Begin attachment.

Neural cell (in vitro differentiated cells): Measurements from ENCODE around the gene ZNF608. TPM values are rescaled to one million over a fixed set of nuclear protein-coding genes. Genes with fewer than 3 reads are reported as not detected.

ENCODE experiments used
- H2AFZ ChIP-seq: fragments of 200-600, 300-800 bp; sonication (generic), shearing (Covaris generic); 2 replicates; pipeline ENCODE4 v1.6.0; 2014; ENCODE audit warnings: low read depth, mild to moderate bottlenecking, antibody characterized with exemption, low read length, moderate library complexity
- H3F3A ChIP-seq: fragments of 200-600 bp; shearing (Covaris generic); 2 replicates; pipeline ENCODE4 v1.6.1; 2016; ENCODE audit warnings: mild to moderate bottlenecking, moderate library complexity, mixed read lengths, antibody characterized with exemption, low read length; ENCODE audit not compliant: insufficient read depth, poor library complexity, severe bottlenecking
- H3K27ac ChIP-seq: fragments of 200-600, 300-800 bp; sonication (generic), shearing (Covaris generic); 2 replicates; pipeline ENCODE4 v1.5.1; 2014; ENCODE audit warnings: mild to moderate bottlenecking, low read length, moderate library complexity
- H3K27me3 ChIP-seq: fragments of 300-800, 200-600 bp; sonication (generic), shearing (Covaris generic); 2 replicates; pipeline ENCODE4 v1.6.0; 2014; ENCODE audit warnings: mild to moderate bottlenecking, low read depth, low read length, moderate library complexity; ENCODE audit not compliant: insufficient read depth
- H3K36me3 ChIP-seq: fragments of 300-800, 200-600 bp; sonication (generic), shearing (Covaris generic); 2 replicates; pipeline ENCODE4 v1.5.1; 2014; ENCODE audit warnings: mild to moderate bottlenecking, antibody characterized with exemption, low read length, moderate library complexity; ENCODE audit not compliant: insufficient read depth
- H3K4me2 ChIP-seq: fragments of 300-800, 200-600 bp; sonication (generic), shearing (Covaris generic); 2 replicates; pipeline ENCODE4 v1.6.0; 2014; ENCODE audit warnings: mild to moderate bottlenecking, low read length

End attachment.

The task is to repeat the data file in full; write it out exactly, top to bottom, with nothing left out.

Neural cell (in vitro differentiated cells): Measurements from ENCODE around the gene ZNF608. TPM values are rescaled to one million over a fixed set of nuclear protein-coding genes. Genes with fewer than 3 reads are reported as not detected.

ENCODE experiments used
- H2AFZ ChIP-seq: fragments of 200-600, 300-800 bp; sonication (generic), shearing (Covaris generic); 2 replicates; pipeline ENCODE4 v1.6.0; 2014; ENCODE audit warnings: low read depth, mild to moderate bottlenecking, antibody characterized with exemption, low read length, moderate library complexity
- H3F3A ChIP-seq: fragments of 200-600 bp; shearing (Covaris generic); 2 replicates; pipeline ENCODE4 v1.6.1; 2016; ENCODE audit warnings: mild to moderate bottlenecking, moderate library complexity, mixed read lengths, antibody characterized with exemption, low read length; ENCODE audit not compliant: insufficient read depth, poor library complexity, severe bottlenecking
- H3K27ac ChIP-seq: fragments of 200-600, 300-800 bp; sonication (generic), shearing (Covaris generic); 2 replicates; pipeline ENCODE4 v1.5.1; 2014; ENCODE audit warnings: mild to moderate bottlenecking, low read length, moderate library complexity
- H3K27me3 ChIP-seq: fragments of 300-800, 200-600 bp; sonication (generic), shearing (Covaris generic); 2 replicates; pipeline ENCODE4 v1.6.0; 2014; ENCODE audit warnings: mild to moderate bottlenecking, low read depth, low read length, moderate library complexity; ENCODE audit not compliant: insufficient read depth
- H3K36me3 ChIP-seq: fragments of 300-800, 200-600 bp; sonication (generic), shearing (Covaris generic); 2 replicates; pipeline ENCODE4 v1.5.1; 2014; ENCODE audit warnings: mild to moderate bottlenecking, antibody characterized with exemption, low read length, moderate library complexity; ENCODE audit not compliant: insufficient read depth
- H3K4me2 ChIP-seq: fragments of 300-800, 200-600 bp; sonication (generic), shearing (Covaris generic); 2 replicates; pipeline ENCODE4 v1.6.0; 2014; ENCODE audit warnings: mild to moderate bottlenecking, low read length